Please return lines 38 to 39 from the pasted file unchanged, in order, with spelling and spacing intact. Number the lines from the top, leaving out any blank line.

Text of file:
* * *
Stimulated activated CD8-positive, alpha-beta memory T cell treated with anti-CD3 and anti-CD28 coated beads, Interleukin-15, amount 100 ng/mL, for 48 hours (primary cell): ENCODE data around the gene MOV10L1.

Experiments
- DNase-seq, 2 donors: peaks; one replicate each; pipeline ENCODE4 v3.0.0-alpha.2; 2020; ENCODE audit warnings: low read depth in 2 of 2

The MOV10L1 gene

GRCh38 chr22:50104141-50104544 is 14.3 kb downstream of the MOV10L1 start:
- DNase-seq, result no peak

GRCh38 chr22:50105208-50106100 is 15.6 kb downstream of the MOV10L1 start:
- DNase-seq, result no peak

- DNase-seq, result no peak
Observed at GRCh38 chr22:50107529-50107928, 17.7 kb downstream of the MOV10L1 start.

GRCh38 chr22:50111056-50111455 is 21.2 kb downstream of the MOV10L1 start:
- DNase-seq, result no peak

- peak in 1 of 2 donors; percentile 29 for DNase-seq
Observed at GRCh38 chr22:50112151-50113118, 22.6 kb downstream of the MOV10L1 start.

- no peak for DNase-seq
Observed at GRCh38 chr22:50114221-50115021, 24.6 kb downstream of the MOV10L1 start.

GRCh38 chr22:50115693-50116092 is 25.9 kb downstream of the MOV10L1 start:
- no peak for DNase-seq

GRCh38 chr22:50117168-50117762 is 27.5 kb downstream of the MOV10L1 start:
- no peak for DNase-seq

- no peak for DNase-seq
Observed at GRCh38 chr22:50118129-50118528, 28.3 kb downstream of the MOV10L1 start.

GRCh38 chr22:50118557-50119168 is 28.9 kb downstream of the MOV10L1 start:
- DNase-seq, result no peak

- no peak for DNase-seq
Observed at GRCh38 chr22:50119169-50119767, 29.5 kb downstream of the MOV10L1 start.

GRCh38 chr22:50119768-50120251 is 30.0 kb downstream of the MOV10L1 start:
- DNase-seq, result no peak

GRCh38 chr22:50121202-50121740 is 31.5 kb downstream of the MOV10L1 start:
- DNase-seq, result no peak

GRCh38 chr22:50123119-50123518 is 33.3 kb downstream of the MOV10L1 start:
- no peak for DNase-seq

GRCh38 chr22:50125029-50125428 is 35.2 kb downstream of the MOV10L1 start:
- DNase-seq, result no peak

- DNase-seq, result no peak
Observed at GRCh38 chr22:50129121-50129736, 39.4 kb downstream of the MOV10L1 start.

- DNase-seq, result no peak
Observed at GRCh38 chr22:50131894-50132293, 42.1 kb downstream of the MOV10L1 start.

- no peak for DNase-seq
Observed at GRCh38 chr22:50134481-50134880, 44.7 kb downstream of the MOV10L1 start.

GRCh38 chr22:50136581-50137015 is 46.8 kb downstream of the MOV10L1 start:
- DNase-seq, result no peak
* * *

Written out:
Observed at GRCh38 chr22:50131894-50132293, 42.1 kb downstream of the MOV10L1 start.

- no peak for DNase-seq